Aerial view of cliffs rising out of blue-green waters of Lake Powell.

Gunsight Butte on Lake Powell


Glen Canyon National Recreation Area (NRA) preserves and protects 1.2 million acres of the Colorado Plateau, a vast landscape of colorful buttes, mesas, canyons, and cliffs. Arid to semi-arid, the region supports a complex and often fragile ecosystem. Plants and wildlife have developed unique adaptations to the hot, arid conditions of their environment and contribute to the rich diversity of life in the area. Typical of the Colorado Plateau, the highly diverse vegetation of Glen Canyon NRA forms different communities that create important habitat for a diverse range of animals including amphibians, birds, fish, mammals, reptiles, and invertebrates.

Wildlife in Glen Canyon NRA is a reflection of the Colorado Plateau, changes in land use, and environmental factors. The completion of Glen Canyon Dam in 1963 radically changed the surrounding environment by creating Lake Powell, which spans 13% of Glen Canyon NRA and is the second largest reservoir in the United States. Over 300 species of birds have been documented in the area, a diversity of species that was unknown prior to construction of the dam that can be attributed to the colonization of Lake Powell by aquatic birds and migratory birds. In addition to playing vital roles in the desert ecosystem and animal communities, wildlife also provides outstanding recreational opportunities including sport fishing and bird watching.
Aerial view of Glen Canyon Dam and bridge. Vehicles are parked on top of the dam.

Glen Canyon Dam


Glen Canyon Dam and other dams provide energy and water which support agriculture and growing populations. The creation of Lake Powell also created new recreational opportunities and increased visitation to the area, causing a greater human impact on the often fragile resources of the region. The human imprint on this environment has increased through time due to the cumulative impacts of grazing, fire suppression, water development, and the introduction of nonnative species. Some nonnative species are successful at spreading and invading an area, disrupting its ecology by outcompeting native species, disrupting food chains, and changing nutrient cycles. Currently about 11% of the plants in Glen Canyon NRA are nonnative and can pose threats to sensitive habitats including hanging gardens and other native plant communities.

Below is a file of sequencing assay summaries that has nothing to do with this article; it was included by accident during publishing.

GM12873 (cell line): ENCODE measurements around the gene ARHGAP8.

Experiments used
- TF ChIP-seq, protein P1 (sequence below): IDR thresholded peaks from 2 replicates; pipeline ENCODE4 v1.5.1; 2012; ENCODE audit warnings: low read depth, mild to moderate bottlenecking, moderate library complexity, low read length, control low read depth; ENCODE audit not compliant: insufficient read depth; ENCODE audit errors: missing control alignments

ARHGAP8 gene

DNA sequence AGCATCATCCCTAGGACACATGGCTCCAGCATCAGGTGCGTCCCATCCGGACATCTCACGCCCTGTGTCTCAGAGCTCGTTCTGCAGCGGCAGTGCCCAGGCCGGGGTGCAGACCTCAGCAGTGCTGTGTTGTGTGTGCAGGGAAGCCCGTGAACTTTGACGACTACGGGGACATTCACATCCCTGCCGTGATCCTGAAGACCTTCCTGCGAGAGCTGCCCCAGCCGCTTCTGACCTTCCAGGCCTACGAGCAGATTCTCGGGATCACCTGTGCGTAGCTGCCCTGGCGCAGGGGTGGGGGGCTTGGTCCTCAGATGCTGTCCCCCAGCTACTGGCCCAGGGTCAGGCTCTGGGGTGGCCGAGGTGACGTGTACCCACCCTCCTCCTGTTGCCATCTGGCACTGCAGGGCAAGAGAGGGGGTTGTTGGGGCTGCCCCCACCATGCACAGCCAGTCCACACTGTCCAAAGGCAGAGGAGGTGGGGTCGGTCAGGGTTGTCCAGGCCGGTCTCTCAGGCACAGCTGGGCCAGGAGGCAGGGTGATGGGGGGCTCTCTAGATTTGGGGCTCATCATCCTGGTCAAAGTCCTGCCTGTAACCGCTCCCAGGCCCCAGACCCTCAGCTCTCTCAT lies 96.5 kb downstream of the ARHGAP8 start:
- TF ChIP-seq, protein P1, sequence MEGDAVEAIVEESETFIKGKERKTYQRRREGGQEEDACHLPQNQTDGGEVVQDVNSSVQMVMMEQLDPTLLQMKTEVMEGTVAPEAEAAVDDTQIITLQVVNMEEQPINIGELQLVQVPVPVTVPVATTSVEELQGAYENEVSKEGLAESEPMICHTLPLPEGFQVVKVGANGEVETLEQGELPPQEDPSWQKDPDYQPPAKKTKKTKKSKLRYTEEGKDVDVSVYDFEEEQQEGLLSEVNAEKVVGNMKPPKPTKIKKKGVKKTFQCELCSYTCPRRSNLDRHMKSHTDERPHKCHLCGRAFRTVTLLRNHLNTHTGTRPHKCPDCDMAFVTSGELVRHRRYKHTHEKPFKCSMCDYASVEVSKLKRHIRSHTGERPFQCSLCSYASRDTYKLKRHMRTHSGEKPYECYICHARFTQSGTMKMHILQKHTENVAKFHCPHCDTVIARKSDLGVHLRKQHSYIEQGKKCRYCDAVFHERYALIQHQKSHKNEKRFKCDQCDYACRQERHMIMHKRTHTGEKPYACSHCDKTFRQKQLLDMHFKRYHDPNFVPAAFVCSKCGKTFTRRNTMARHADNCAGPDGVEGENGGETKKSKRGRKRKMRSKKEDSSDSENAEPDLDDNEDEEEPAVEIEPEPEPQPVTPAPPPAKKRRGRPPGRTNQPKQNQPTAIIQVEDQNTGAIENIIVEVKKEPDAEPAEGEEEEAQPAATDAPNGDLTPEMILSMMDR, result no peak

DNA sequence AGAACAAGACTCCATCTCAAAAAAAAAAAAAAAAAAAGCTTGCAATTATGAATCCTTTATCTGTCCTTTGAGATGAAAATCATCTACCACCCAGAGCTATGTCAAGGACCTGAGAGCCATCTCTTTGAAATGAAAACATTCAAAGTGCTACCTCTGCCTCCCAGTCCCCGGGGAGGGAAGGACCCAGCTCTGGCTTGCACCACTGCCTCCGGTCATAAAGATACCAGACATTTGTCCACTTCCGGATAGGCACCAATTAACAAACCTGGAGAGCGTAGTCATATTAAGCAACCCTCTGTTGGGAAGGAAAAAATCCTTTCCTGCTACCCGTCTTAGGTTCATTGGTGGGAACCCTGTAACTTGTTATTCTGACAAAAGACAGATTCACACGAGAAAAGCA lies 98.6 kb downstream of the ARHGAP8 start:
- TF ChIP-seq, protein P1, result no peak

Large cliffs rise above the bushes lining the banks of the Colorado River.

Colorado River

NPS/Mark Anderson

Native species are an integral part of the Colorado Plateau ecosystem. Several rare and federally listed plant and animal species are found Glen Canyon NRA: Jones cycladenia, alcove primrose, southwestern willow flycatchers, the northern leopard frog, Colorado pikeminnow, humpback chub, and razorback sucker. The continued protection and preservation of these unique resources will contribute to the changing diversity of the ecosystem and biological communities of the Colorado Plateau and Glen Canyon NRA. Scientific study and observation of these resources will add to our understanding of this unique environment.

For more in depth information on the natural resources of Glen Canyon NRA, explore this Nature & Science section or follow the links on this page.

A park ranger stands in front of a bunch of brown trees. He is smiling.

New! Why are the tamarisks turning brown?

Munch munch munch! Here comes the Tamarisk Leaf Beetle!

Did You Know?